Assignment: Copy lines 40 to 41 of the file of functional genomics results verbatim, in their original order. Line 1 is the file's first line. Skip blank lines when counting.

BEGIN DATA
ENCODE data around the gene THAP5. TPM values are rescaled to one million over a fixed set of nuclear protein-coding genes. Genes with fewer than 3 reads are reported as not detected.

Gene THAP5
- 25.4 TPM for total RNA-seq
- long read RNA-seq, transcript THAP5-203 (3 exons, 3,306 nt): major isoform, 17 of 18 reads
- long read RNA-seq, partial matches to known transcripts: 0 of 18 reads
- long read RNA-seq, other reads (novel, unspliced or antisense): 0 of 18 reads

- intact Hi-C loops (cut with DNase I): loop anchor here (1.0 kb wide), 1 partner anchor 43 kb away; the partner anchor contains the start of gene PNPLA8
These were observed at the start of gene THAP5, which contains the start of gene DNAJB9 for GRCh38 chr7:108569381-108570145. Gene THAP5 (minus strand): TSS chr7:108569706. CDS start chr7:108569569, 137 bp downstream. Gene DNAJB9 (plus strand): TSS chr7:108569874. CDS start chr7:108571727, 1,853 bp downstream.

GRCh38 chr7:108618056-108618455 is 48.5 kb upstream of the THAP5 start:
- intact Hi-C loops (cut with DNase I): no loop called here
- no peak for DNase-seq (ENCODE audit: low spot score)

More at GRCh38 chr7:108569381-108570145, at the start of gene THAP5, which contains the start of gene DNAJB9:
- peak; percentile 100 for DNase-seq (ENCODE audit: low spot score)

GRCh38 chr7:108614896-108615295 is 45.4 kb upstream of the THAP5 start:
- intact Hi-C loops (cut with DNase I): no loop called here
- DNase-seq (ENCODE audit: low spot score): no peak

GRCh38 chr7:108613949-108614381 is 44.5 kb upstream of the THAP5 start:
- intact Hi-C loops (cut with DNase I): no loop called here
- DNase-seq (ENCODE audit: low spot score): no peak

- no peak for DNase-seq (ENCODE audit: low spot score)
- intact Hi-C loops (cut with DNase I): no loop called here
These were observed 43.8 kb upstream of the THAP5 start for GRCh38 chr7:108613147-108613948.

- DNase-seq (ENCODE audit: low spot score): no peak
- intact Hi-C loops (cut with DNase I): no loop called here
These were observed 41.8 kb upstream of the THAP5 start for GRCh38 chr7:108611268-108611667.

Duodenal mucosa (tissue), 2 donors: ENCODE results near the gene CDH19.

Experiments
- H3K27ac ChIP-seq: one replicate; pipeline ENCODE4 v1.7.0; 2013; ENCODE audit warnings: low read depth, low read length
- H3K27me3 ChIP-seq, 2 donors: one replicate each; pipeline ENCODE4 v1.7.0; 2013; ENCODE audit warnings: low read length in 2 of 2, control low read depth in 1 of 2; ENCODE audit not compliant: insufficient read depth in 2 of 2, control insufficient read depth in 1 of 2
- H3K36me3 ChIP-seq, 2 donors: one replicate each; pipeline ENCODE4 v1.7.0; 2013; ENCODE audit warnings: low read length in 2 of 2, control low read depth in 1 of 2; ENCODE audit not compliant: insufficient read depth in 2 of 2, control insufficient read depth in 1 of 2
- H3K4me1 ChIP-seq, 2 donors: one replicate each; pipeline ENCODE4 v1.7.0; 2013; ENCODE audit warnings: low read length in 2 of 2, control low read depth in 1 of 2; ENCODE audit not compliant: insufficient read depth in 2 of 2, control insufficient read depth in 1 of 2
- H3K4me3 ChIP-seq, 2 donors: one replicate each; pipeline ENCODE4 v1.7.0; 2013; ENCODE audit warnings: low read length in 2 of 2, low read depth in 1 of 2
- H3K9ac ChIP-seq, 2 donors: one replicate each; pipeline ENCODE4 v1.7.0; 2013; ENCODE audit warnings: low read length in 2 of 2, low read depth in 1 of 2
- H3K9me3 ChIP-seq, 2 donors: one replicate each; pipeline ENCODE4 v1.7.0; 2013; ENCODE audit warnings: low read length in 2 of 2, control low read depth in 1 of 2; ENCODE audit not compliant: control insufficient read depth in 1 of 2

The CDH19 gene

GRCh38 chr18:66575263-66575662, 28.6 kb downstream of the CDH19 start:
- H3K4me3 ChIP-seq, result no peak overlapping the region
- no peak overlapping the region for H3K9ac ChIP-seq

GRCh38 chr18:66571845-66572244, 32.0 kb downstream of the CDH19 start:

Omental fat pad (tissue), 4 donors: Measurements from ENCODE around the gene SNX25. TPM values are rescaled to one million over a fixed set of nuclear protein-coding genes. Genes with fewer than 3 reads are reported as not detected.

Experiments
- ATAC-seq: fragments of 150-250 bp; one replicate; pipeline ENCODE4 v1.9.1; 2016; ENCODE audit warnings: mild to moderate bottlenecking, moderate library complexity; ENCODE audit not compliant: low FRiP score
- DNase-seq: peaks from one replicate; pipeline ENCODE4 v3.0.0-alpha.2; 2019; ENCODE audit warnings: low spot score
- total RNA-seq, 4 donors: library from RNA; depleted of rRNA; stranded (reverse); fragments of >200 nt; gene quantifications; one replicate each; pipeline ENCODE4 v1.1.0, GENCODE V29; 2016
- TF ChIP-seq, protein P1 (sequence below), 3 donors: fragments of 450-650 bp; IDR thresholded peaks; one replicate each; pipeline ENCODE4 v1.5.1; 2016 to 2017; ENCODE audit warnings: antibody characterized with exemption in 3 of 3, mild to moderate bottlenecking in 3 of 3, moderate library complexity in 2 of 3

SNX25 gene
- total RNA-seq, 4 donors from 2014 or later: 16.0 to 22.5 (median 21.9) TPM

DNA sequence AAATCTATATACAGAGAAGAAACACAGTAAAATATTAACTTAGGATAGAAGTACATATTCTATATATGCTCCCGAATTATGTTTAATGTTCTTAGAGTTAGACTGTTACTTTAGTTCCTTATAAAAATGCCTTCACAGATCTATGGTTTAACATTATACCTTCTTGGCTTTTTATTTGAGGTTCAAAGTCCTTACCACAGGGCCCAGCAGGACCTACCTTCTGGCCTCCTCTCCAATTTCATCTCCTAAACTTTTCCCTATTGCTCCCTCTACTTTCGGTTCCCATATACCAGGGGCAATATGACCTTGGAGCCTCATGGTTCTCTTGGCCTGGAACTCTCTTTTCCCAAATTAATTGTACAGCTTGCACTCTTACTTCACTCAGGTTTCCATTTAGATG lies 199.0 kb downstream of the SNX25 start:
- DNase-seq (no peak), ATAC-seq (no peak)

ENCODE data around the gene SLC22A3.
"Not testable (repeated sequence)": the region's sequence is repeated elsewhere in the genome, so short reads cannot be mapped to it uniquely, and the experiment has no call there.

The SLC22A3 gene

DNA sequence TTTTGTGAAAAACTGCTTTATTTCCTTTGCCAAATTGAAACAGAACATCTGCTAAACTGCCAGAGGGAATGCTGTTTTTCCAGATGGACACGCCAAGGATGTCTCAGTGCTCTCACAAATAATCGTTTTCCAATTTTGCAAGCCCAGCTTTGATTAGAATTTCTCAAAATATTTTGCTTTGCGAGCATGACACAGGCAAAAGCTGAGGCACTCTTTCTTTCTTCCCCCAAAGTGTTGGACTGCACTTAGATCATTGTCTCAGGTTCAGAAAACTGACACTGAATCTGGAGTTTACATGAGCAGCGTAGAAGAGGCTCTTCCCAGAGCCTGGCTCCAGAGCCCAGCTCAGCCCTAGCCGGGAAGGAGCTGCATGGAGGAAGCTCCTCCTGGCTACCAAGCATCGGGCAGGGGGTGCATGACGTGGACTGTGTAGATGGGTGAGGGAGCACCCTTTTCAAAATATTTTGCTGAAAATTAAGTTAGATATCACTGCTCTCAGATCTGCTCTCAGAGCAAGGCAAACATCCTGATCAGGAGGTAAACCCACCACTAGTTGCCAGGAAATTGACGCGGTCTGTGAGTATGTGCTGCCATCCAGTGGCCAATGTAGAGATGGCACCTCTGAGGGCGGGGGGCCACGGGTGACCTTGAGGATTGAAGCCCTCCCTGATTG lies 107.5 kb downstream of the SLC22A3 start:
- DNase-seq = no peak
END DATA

Omental fat pad (tissue), 4 donors: Measurements from ENCODE around the gene SNX25. TPM values are rescaled to one million over a fixed set of nuclear protein-coding genes. Genes with fewer than 3 reads are reported as not detected.

Experiments